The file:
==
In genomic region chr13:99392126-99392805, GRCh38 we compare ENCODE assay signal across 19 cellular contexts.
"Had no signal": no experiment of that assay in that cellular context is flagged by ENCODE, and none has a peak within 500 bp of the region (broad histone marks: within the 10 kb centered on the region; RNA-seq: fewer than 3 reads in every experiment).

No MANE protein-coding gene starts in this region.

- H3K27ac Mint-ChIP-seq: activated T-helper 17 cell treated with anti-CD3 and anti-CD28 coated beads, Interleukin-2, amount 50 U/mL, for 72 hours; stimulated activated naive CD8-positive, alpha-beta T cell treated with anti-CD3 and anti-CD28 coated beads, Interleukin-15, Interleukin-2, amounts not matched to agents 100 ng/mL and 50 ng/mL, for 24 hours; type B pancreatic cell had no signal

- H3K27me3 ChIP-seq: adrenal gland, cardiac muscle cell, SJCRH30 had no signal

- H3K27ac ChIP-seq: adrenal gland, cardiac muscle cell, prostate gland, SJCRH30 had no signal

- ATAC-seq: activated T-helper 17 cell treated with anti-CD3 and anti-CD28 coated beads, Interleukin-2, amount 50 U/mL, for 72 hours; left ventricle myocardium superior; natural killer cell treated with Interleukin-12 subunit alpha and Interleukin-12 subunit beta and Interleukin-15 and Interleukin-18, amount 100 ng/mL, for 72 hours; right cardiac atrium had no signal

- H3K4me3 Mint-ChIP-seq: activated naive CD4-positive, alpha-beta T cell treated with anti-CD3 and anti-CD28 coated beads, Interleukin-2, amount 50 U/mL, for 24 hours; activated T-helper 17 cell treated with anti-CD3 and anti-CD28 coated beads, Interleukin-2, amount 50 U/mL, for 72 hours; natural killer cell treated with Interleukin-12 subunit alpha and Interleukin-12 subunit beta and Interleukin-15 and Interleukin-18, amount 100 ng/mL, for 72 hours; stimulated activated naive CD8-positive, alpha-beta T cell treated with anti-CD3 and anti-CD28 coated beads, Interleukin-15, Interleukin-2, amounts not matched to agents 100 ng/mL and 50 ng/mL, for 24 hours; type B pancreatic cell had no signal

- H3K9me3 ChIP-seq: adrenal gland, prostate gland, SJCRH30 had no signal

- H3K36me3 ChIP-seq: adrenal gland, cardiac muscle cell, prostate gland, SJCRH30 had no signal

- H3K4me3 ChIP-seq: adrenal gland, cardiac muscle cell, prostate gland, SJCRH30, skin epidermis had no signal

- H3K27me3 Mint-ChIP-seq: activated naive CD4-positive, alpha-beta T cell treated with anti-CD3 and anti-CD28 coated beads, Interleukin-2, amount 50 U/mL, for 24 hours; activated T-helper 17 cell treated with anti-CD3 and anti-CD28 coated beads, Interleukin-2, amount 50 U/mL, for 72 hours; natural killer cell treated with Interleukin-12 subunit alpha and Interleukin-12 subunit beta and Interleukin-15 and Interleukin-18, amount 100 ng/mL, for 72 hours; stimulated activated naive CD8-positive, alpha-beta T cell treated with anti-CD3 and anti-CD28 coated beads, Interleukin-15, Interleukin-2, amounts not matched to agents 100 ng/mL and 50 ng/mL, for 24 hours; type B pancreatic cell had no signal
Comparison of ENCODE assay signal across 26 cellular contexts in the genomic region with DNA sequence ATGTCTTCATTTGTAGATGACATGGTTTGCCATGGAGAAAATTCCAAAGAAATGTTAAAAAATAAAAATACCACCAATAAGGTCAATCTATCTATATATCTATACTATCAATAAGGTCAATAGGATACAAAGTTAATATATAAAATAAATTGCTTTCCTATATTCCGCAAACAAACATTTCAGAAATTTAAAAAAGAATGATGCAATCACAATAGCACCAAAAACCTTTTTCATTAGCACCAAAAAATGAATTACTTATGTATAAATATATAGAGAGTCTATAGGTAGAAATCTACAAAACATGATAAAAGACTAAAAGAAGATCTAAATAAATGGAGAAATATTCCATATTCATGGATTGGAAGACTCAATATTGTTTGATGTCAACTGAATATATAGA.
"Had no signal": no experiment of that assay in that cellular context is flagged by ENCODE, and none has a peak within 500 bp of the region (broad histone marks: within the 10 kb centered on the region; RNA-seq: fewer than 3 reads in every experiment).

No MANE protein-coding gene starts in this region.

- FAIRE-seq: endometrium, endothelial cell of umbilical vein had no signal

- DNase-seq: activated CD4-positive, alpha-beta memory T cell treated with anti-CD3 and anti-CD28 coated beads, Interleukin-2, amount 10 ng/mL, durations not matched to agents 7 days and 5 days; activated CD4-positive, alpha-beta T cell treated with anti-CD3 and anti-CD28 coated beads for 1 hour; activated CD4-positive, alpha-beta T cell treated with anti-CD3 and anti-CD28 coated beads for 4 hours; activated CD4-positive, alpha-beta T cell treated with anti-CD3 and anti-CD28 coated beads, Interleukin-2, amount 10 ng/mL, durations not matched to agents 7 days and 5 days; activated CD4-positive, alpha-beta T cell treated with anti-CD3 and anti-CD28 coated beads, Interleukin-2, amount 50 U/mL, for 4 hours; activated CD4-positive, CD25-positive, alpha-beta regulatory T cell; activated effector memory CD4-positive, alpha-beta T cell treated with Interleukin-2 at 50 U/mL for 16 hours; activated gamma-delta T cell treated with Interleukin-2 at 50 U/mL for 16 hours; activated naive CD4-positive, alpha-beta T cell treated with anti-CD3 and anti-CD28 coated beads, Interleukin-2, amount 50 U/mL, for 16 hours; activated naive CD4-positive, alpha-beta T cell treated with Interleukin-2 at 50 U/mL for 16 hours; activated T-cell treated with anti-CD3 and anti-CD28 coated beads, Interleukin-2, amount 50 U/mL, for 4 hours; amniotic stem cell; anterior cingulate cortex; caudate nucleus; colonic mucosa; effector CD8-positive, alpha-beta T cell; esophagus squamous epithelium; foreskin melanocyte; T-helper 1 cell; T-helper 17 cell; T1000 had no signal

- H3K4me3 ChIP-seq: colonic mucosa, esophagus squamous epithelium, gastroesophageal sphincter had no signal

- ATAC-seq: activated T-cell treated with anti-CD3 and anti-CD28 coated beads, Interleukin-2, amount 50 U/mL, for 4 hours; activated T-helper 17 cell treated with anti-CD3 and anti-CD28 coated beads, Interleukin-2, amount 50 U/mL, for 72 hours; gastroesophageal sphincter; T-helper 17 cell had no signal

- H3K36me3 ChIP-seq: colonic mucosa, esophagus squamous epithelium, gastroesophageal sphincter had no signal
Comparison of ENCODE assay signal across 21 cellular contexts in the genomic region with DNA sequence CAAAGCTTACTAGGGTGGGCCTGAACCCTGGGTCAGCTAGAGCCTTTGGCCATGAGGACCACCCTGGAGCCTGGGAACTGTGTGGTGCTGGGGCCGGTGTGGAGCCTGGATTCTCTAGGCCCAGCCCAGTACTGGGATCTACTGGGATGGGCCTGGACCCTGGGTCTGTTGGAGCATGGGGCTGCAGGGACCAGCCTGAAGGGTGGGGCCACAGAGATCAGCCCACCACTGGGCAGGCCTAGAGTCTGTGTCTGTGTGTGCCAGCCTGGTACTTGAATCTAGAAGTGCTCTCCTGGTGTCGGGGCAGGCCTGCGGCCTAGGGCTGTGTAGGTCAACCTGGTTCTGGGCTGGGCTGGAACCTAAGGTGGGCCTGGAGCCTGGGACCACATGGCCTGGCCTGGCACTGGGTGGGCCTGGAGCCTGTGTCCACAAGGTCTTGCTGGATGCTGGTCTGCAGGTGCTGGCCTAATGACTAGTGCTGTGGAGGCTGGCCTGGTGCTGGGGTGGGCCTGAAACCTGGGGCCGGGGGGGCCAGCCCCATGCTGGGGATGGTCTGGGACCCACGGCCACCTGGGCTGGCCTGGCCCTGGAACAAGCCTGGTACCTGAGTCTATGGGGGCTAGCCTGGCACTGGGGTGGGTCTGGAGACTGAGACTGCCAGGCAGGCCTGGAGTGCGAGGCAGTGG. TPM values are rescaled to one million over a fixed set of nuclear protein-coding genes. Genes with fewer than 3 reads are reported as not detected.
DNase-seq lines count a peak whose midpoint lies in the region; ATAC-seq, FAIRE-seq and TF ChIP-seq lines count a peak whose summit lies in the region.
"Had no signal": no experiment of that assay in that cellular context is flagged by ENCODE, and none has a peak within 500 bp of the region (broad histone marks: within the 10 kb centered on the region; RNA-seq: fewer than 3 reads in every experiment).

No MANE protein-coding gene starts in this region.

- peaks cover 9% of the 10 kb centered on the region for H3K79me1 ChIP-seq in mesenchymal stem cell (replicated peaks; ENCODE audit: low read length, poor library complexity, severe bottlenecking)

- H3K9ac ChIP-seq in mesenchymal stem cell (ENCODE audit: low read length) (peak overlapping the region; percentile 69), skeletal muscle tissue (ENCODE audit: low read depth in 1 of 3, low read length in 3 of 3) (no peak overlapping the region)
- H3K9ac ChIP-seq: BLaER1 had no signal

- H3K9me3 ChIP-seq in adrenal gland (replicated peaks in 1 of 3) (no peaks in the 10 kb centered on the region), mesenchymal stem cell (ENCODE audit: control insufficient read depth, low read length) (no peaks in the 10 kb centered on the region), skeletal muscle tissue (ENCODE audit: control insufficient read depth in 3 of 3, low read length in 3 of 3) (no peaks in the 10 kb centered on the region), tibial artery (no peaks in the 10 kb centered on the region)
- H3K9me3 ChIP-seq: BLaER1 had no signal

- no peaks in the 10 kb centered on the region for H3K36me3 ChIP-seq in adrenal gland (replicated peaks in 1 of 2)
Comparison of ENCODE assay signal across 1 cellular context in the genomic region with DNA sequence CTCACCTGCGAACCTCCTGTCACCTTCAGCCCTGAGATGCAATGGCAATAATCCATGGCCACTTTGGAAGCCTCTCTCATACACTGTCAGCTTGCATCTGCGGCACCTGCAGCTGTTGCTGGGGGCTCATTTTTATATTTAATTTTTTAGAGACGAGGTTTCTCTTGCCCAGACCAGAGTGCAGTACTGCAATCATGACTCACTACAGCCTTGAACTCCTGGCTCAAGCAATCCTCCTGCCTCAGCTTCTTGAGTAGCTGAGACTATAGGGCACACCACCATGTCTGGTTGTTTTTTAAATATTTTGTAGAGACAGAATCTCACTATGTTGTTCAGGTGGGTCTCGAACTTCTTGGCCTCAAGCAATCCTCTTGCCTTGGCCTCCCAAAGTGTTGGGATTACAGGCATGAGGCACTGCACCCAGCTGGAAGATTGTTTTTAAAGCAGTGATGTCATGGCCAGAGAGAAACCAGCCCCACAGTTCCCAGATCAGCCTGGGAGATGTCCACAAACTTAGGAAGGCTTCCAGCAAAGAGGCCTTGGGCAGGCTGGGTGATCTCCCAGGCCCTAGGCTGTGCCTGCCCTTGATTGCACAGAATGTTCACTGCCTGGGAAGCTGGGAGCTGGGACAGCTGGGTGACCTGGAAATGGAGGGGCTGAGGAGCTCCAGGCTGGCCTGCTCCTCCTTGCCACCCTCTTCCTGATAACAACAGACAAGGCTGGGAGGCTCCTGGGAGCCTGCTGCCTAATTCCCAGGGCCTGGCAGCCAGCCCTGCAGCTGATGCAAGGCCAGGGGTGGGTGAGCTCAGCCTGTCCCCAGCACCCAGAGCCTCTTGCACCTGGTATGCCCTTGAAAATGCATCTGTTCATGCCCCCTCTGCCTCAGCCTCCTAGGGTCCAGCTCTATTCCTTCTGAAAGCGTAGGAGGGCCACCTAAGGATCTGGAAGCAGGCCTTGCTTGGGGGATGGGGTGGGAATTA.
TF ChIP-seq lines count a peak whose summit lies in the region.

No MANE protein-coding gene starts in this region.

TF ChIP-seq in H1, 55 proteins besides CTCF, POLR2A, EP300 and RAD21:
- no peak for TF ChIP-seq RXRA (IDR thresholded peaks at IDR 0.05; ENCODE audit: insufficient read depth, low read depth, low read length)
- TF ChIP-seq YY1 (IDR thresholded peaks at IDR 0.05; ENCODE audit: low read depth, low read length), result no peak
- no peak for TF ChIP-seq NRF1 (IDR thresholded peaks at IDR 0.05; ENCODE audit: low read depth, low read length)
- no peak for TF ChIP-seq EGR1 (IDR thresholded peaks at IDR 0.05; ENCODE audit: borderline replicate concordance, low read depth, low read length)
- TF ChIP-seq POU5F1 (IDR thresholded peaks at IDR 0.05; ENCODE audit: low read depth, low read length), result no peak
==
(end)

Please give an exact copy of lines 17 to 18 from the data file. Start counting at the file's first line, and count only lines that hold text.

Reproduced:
- DNase-seq: activated CD4-positive, alpha-beta memory T cell treated with anti-CD3 and anti-CD28 coated beads, Interleukin-2, amount 10 ng/mL, durations not matched to agents 7 days and 5 days; activated CD4-positive, alpha-beta T cell treated with anti-CD3 and anti-CD28 coated beads for 1 hour; activated CD4-positive, alpha-beta T cell treated with anti-CD3 and anti-CD28 coated beads for 4 hours; activated CD4-positive, alpha-beta T cell treated with anti-CD3 and anti-CD28 coated beads, Interleukin-2, amount 10 ng/mL, durations not matched to agents 7 days and 5 days; activated CD4-positive, alpha-beta T cell treated with anti-CD3 and anti-CD28 coated beads, Interleukin-2, amount 50 U/mL, for 4 hours; activated CD4-positive, CD25-positive, alpha-beta regulatory T cell; activated effector memory CD4-positive, alpha-beta T cell treated with Interleukin-2 at 50 U/mL for 16 hours; activated gamma-delta T cell treated with Interleukin-2 at 50 U/mL for 16 hours; activated naive CD4-positive, alpha-beta T cell treated with anti-CD3 and anti-CD28 coated beads, Interleukin-2, amount 50 U/mL, for 16 hours; activated naive CD4-positive, alpha-beta T cell treated with Interleukin-2 at 50 U/mL for 16 hours; activated T-cell treated with anti-CD3 and anti-CD28 coated beads, Interleukin-2, amount 50 U/mL, for 4 hours; amniotic stem cell; anterior cingulate cortex; caudate nucleus; colonic mucosa; effector CD8-positive, alpha-beta T cell; esophagus squamous epithelium; foreskin melanocyte; T-helper 1 cell; T-helper 17 cell; T1000 had no signal

- H3K4me3 ChIP-seq: colonic mucosa, esophagus squamous epithelium, gastroesophageal sphincter had no signal